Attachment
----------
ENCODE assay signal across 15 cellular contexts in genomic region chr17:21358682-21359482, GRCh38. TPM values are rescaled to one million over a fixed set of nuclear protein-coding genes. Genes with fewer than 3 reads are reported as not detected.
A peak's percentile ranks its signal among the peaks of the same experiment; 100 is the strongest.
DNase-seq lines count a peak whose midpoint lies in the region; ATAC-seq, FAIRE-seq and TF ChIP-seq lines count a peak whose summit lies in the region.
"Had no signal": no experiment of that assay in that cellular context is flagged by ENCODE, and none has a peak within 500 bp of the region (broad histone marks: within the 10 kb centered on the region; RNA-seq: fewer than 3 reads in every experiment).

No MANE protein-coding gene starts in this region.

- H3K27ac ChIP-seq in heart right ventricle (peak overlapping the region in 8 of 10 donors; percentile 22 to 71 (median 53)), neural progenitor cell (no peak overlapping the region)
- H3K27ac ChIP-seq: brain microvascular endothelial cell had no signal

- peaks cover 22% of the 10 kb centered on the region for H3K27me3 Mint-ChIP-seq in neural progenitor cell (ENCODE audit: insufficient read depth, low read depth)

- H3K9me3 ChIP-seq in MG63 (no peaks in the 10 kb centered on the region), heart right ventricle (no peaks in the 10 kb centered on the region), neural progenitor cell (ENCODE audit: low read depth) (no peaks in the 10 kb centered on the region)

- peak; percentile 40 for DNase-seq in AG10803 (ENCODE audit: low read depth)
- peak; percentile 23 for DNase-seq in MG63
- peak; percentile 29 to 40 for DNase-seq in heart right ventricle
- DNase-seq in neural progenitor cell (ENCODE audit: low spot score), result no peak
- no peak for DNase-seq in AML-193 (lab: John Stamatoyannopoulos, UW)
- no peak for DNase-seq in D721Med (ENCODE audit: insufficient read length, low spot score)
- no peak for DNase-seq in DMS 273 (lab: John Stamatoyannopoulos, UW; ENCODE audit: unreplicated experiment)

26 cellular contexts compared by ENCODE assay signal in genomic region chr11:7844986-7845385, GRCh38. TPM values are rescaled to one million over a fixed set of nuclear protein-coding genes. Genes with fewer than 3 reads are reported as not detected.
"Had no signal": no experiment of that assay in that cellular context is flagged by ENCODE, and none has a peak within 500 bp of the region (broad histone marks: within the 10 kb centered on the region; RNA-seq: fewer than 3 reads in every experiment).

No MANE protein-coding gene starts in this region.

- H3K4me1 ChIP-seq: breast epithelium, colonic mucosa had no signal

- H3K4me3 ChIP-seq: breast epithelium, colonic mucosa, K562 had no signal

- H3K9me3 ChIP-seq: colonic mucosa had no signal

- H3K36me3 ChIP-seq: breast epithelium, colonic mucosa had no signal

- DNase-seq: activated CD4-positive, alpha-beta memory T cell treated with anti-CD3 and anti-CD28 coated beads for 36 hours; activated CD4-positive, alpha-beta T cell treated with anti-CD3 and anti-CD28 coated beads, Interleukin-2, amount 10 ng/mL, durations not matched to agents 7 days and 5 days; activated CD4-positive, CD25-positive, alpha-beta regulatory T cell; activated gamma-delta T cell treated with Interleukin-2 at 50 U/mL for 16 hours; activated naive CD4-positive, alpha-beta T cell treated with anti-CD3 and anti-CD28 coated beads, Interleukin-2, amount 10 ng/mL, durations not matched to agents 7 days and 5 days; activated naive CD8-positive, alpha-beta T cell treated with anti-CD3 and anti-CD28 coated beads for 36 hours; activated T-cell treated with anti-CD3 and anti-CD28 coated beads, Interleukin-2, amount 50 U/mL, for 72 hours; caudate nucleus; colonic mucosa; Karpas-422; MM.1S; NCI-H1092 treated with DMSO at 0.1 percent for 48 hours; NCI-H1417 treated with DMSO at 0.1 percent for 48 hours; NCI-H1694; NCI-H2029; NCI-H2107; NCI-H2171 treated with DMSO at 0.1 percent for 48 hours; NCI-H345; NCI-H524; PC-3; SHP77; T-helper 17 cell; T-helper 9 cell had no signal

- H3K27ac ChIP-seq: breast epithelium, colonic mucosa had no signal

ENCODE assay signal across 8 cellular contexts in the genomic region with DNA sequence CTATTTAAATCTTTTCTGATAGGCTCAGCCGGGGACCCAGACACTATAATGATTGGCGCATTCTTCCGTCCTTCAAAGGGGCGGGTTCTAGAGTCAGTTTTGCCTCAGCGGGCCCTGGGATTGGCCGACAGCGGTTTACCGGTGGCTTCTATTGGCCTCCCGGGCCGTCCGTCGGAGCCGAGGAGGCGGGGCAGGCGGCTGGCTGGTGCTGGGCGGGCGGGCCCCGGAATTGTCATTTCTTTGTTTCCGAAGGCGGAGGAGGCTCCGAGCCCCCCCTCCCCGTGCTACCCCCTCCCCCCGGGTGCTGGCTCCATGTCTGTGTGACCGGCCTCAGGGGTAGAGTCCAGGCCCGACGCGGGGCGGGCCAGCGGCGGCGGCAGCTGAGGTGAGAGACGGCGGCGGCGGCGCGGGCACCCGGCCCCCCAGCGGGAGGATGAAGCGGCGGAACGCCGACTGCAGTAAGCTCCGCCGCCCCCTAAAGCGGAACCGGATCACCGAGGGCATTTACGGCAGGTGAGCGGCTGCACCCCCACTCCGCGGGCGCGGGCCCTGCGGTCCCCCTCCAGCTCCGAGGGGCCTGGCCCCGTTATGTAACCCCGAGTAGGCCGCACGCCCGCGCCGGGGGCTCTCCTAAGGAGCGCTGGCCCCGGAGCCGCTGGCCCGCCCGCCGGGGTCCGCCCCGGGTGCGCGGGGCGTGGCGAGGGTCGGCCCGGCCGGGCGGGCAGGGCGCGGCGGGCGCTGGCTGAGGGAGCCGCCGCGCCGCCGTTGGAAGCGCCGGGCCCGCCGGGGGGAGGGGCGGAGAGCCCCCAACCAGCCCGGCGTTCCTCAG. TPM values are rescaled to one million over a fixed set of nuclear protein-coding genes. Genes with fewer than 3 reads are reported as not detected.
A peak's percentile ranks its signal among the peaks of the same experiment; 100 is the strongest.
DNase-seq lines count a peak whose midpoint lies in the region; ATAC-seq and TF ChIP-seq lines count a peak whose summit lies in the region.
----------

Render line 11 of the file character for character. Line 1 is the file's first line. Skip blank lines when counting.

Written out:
- peak; percentile 23 for DNase-seq in MG63